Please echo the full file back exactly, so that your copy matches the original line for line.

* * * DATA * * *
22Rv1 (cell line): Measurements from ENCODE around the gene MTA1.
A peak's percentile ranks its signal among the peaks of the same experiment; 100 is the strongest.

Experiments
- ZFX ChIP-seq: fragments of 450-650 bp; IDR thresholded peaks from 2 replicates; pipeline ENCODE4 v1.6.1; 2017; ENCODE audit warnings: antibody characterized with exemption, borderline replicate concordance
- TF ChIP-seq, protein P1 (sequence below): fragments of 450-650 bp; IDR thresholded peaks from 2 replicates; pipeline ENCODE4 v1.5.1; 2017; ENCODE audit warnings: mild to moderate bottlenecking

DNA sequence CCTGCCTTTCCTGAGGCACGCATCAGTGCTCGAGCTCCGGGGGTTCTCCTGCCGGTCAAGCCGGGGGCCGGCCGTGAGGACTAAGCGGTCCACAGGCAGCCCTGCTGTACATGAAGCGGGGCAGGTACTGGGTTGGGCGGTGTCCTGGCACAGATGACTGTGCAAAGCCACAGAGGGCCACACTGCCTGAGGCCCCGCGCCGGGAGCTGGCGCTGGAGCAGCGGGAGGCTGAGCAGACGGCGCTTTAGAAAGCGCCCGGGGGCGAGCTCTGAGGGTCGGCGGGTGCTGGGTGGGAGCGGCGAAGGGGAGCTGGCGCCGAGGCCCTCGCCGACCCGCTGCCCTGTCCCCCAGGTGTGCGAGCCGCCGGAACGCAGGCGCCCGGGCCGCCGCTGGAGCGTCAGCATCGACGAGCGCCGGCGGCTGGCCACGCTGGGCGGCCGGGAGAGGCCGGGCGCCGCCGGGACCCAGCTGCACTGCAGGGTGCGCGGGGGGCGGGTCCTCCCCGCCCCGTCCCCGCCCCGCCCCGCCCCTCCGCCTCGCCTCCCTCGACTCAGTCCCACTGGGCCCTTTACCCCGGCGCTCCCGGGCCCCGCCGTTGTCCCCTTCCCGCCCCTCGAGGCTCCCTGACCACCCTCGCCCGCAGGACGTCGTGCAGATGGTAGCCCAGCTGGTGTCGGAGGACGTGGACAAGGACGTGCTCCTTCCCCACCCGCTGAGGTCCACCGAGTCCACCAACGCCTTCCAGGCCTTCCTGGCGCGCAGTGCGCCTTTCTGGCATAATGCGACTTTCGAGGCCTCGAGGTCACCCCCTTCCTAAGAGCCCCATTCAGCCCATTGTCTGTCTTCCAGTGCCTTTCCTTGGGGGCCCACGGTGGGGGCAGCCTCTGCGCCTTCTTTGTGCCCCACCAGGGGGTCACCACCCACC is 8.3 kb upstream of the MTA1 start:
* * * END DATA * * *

22Rv1 (cell line): Measurements from ENCODE around the gene MTA1.
A peak's percentile ranks its signal among the peaks of the same experiment; 100 is the strongest.

Experiments
- ZFX ChIP-seq: fragments of 450-650 bp; IDR thresholded peaks from 2 replicates; pipeline ENCODE4 v1.6.1; 2017; ENCODE audit warnings: antibody characterized with exemption, borderline replicate concordance
- TF ChIP-seq, protein P1 (sequence below): fragments of 450-650 bp; IDR thresholded peaks from 2 replicates; pipeline ENCODE4 v1.5.1; 2017; ENCODE audit warnings: mild to moderate bottlenecking

DNA sequence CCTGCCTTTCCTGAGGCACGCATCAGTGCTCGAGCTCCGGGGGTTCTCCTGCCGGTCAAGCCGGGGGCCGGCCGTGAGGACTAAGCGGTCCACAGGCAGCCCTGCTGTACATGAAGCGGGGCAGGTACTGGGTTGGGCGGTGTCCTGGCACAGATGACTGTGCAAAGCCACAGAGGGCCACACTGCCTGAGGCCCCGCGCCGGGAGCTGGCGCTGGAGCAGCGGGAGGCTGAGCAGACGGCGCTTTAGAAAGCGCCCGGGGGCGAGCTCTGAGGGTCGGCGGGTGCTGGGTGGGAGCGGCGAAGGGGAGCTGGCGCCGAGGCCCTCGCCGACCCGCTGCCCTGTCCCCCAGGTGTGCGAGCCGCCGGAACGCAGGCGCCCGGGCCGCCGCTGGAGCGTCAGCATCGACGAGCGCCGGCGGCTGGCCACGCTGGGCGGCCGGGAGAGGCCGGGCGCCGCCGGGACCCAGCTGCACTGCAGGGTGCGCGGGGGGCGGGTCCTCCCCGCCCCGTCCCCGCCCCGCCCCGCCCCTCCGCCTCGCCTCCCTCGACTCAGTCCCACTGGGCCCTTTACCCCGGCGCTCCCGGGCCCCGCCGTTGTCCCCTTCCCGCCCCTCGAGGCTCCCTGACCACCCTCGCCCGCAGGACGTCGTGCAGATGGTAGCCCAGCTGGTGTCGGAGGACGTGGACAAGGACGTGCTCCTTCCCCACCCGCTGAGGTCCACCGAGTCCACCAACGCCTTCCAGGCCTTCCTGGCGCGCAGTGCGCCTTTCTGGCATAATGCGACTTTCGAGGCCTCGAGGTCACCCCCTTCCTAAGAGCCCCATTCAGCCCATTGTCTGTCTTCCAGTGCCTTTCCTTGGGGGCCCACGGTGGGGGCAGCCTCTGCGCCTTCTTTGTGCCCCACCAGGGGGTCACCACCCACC is 8.3 kb upstream of the MTA1 start: